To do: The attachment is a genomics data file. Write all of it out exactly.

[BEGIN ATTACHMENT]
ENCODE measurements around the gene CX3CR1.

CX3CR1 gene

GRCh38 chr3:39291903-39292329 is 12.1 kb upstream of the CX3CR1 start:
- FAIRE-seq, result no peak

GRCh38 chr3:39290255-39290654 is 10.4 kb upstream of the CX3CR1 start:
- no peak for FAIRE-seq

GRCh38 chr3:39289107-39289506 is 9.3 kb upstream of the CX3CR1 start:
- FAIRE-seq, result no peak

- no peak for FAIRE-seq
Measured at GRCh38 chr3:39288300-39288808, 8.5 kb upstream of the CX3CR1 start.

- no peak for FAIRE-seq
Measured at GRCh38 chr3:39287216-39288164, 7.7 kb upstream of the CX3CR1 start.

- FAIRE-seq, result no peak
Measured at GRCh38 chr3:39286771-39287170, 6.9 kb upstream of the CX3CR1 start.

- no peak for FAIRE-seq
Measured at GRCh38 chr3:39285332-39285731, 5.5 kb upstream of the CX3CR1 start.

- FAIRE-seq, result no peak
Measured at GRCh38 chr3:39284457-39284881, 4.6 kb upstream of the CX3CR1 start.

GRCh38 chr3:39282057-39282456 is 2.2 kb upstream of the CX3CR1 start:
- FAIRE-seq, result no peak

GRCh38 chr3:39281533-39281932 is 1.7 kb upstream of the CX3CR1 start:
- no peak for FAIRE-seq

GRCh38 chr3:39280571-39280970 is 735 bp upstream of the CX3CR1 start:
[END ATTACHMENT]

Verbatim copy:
ENCODE measurements around the gene CX3CR1.

CX3CR1 gene

GRCh38 chr3:39291903-39292329 is 12.1 kb upstream of the CX3CR1 start:
- FAIRE-seq, result no peak

GRCh38 chr3:39290255-39290654 is 10.4 kb upstream of the CX3CR1 start:
- no peak for FAIRE-seq

GRCh38 chr3:39289107-39289506 is 9.3 kb upstream of the CX3CR1 start:
- FAIRE-seq, result no peak

- no peak for FAIRE-seq
Measured at GRCh38 chr3:39288300-39288808, 8.5 kb upstream of the CX3CR1 start.

- no peak for FAIRE-seq
Measured at GRCh38 chr3:39287216-39288164, 7.7 kb upstream of the CX3CR1 start.

- FAIRE-seq, result no peak
Measured at GRCh38 chr3:39286771-39287170, 6.9 kb upstream of the CX3CR1 start.

- no peak for FAIRE-seq
Measured at GRCh38 chr3:39285332-39285731, 5.5 kb upstream of the CX3CR1 start.

- FAIRE-seq, result no peak
Measured at GRCh38 chr3:39284457-39284881, 4.6 kb upstream of the CX3CR1 start.

GRCh38 chr3:39282057-39282456 is 2.2 kb upstream of the CX3CR1 start:
- FAIRE-seq, result no peak

GRCh38 chr3:39281533-39281932 is 1.7 kb upstream of the CX3CR1 start:
- no peak for FAIRE-seq

GRCh38 chr3:39280571-39280970 is 735 bp upstream of the CX3CR1 start: